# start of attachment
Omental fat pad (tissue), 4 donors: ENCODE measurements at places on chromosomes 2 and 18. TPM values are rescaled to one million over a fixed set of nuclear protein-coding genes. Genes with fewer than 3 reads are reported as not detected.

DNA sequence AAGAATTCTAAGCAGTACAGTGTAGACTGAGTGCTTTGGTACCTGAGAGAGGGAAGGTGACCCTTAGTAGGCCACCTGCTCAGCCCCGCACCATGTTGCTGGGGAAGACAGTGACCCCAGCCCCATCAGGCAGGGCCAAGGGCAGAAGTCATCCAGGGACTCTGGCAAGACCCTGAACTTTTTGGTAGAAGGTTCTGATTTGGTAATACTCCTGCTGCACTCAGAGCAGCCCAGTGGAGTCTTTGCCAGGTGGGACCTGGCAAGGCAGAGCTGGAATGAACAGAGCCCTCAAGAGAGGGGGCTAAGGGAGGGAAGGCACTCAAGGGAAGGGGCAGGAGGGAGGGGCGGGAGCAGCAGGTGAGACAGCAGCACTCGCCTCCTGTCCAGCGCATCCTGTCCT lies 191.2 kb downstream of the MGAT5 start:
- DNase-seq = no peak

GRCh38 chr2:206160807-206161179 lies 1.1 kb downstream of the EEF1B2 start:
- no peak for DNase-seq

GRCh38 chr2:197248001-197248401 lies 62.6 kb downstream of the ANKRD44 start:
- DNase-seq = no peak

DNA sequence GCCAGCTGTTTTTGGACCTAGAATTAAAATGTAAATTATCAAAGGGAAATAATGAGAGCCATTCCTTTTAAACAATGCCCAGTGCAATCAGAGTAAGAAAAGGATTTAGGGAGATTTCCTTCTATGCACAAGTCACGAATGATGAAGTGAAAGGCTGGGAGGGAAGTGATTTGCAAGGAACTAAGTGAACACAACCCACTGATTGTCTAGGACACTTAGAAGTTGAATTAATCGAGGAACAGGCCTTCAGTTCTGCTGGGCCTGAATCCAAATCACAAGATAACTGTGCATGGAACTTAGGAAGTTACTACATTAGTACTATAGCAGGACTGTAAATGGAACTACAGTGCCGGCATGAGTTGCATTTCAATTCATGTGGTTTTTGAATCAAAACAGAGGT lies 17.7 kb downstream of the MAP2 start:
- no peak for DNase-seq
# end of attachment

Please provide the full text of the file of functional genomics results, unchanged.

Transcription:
Omental fat pad (tissue), 4 donors: ENCODE measurements at places on chromosomes 2 and 18. TPM values are rescaled to one million over a fixed set of nuclear protein-coding genes. Genes with fewer than 3 reads are reported as not detected.

DNA sequence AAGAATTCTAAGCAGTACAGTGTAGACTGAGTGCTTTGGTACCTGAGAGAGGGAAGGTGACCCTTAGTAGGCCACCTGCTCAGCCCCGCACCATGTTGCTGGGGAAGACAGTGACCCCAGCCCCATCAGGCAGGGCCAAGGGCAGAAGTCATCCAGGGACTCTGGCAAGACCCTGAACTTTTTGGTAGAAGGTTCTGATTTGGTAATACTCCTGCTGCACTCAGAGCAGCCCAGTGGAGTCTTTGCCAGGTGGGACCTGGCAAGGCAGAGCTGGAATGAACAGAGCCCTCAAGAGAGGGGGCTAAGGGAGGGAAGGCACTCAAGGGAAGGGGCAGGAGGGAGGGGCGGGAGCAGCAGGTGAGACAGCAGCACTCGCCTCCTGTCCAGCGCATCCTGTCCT lies 191.2 kb downstream of the MGAT5 start:
- DNase-seq = no peak

GRCh38 chr2:206160807-206161179 lies 1.1 kb downstream of the EEF1B2 start:
- no peak for DNase-seq

GRCh38 chr2:197248001-197248401 lies 62.6 kb downstream of the ANKRD44 start:
- DNase-seq = no peak

DNA sequence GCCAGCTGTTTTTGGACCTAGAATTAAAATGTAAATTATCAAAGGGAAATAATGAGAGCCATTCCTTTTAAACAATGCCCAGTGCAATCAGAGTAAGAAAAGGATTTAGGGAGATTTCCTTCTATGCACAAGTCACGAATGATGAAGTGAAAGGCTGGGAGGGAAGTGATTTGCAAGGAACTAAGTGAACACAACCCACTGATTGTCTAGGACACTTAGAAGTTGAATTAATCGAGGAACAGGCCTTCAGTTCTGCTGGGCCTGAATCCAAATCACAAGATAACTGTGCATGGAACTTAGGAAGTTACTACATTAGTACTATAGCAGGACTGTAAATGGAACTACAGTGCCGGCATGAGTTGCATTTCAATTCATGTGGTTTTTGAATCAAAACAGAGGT lies 17.7 kb downstream of the MAP2 start:
- no peak for DNase-seq